Photo: House in the Boomtown Historic District, Dunnellon, FL. The Historic District was listed on the National Register of Historic Places in 1988. Photographed by User:Ebyabe, 2007, [cc-by-2.5 (creativecommons.org/licenses/by/2.5/deed.en)], via Wikimedia Commons, accessed September, 2015.
Dunnellon City Hall is located at 20750 River Drive, Dunnellon, FL 34431.
Dunnellon as described in 1939 
Dunnellon, on the north bank of the Withlacoochee River, is a compact little town of square-fronted business buildings, with arcades along the sidewalks of the main street; the shell-paved side streets of the residential section are arched over with huge oaks. The discovery of limestone deposits in the vicinity in 1889 brought prosperity to Dunnellon, and since that time the mining and shipping of phosphate and limestone rock have been a leading industry. Some of the larger mines are owned and operated by Belgian interests.
In the early 1860's the town was a lively trading center for planters and stockmen of the surrounding areas. Although some cattle are still raised, turpentine, lumber, truck, and dairy products, along with limestone, are the town's principal sources of revenue.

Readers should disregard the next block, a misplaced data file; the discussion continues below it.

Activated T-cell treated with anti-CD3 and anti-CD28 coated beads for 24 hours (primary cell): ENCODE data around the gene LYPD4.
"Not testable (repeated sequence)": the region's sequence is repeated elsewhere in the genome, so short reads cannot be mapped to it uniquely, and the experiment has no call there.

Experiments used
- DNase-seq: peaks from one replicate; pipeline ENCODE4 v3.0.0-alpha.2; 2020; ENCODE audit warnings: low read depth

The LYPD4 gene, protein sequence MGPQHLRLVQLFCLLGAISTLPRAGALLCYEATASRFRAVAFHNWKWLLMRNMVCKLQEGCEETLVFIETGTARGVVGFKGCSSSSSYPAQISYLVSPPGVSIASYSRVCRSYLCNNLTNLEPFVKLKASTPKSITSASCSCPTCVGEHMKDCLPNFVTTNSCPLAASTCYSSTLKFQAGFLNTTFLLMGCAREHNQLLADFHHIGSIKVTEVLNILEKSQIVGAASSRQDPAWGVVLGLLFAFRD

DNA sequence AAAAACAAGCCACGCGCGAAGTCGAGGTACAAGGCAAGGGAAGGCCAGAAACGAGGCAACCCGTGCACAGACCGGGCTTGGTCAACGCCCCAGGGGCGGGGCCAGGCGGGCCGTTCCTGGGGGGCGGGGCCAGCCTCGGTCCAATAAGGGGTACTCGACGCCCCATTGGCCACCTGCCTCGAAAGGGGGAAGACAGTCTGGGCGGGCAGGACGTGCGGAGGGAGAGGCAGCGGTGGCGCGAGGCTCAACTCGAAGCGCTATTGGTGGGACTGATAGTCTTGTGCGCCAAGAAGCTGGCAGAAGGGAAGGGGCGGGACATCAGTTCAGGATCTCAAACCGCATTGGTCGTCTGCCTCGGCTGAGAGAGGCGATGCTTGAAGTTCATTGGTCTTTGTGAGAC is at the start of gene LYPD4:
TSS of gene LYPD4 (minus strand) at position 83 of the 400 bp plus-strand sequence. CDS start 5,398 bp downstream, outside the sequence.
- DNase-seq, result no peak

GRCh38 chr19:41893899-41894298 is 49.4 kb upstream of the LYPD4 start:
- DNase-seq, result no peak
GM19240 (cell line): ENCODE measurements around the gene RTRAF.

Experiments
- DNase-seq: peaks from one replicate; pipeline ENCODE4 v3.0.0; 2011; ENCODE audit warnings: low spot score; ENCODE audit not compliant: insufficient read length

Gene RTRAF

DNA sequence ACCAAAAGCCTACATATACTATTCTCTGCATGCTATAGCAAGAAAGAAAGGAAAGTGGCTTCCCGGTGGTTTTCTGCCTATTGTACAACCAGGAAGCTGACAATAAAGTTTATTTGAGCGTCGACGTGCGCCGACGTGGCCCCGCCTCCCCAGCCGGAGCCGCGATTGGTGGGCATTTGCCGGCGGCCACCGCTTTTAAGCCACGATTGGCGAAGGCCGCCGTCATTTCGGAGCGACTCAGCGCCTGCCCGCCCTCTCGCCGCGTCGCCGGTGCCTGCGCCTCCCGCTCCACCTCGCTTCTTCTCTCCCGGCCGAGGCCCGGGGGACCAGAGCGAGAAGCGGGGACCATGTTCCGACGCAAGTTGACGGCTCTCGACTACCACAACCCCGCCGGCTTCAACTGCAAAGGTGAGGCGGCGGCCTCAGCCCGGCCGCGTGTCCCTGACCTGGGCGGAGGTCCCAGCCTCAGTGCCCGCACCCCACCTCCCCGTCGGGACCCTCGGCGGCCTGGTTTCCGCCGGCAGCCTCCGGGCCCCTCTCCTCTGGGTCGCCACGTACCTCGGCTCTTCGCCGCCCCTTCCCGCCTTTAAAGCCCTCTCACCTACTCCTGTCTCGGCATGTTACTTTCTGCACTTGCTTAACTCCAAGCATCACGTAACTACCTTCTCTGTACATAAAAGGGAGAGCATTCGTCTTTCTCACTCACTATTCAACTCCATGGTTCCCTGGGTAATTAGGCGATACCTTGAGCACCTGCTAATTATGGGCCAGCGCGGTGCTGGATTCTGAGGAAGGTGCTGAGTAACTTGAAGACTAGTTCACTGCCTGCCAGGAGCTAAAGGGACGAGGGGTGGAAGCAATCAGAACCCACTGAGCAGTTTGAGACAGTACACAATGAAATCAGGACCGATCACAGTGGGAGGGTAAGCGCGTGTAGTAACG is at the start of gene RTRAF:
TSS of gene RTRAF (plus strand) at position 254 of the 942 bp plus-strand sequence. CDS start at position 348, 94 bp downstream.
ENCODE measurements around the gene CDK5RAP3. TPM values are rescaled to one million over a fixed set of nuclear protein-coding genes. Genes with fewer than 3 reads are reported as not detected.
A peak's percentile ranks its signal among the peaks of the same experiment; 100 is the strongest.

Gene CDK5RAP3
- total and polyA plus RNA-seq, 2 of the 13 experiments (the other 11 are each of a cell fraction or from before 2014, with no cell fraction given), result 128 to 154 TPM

Along the banks of the Withlacoochee River, lined with primeval forests of cypress, magnolia, giant oaks, palms, wild cherry, and gum, fishing and hunting camps are numerous. In this district General Edmund P. Gaines, en route from Fort King to Fort Brooke, attempted to cross the river in 1836. Refugee Negroes in this region, led by a Negro named Ino, joined forces with Osceola and his men, and made a sudden and vigorous attack on the Government troops. Stunned by the surprise assault, Gaines threw up a breastwork of logs and sent a messenger to General Duncan Clinch at Fort Drane, asking for reinforcements. Ten days later, when Gaines and his men had been forced to eat all their horses, John Caesar, one of the Negro leaders, approached the camp and asked for a parley. Osceola led the peace delegation to the army encampment, and, as the conference began, General Clinch arrived on the scene and immediately opened fire. Two Indians and one Negro were killed; the survivors broke and fled, charging bad faith.